But I was given advance notice of the post, so I'll bite.

    I agree that many SEO practitioners and Public Relations practitioners approach social media participation differently. I should know, as the owner of a public relations firm and a SEO agency for the past 8 years. Over that time I've been fortunate to work with and educate SEO professionals about the community building aspects of social media and PR professionals about the SEO and marketing value of social web participation through speaking at PRSA (a client), Search Engine Strategies and DMA events.

    However, I'd hate to think Jason, that your perception that, “SEO skills revolve around the mathematical manipulation of an equation” is as a result of any information from me, because the incompleteness of that observation is not only deficient, but irresponsible.

    SEO is art and science. It's marketing and PR. SEO helps search engines do the job they fail to do themselves.

    Certainly, one part of SEO deals with code and server side issues, (ie the science) but the biggest part of SEO is content keyword alignment with target audiences and the creative promotion/marketing/distribution of that content (ie the art) to drive traffic and links. Links affect search rankings as you've said, which can drive even more traffic from an audience that is looking.

    Sure, some SEOs find loopholes and opportunities that create advantage. Client demands drive those efforts just like client needs drive public relations practitioners to “spin” stories. A few misguided apples do not spoil the whole lot.

    One the whole, SEO practitioners are marketing professionals tasked with representing client interests in the search engines. Accurate representation is best because it fundamentally leads to more sales and better retention.

    RE: “While it would be incorrect and irresponsible of me to say there’s no such thing as a person with strengths on both sides of the aisle” ha, yes indeed it is.

    Companies should hire SEO consultants for SEO and PR firms for PR. Should those engagements involve social media, clients should be well informed and expectations should be managed properly.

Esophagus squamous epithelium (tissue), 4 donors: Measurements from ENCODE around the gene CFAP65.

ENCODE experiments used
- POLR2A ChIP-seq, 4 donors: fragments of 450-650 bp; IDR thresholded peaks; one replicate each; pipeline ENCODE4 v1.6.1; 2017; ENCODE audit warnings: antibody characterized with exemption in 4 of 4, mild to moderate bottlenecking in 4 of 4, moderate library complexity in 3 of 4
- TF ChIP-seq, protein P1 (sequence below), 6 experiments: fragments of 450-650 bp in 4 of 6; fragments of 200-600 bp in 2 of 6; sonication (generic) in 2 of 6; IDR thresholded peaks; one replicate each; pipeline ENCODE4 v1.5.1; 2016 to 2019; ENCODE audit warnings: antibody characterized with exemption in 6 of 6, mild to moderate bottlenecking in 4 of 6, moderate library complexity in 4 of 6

Characterizing the distinct flavor of social media participation by SEOs for marketing and link building as directly comparable to the influence, brand and community building goals for many PR efforts with the social web simply illustrates a shallow understanding. In other words, social media for SEO and social media for PR are different things, and if your post provides anything of use, that distinction may be it.

  • Obviously this post is designed to generate discussion and perhaps, links. Suggesting readers to not trust a type of consultant as a way to attract attention is an interesting thing and will certainly be memorable for many.

    But I was given advance notice of the post, so I'll bite.

    I agree that many SEO practitioners and Public Relations practitioners approach social media participation differently. I should know, as the owner of a public relations firm and a SEO agency for the past 8 years. Over that time I've been fortunate to work with and educate SEO professionals about the community building aspects of social media and PR professionals about the SEO and marketing value of social web participation through speaking at PRSA (a client), Search Engine Strategies and DMA events.

    However, I'd hate to think Jason, that your perception that, “SEO skills revolve around the mathematical manipulation of an equation” is as a result of any information from me, because the incompleteness of that observation is not only deficient, but irresponsible.

    SEO is art and science. It's marketing and PR. SEO helps search engines do the job they fail to do themselves.

    Certainly, one part of SEO deals with code and server side issues, (ie the science) but the biggest part of SEO is content keyword alignment with target audiences and the creative promotion/marketing/distribution of that content (ie the art) to drive traffic and links. Links affect search rankings as you've said, which can drive even more traffic from an audience that is looking.

    Sure, some SEOs find loopholes and opportunities that create advantage. Client demands drive those efforts just like client needs drive public relations practitioners to “spin” stories. A few misguided apples do not spoil the whole lot.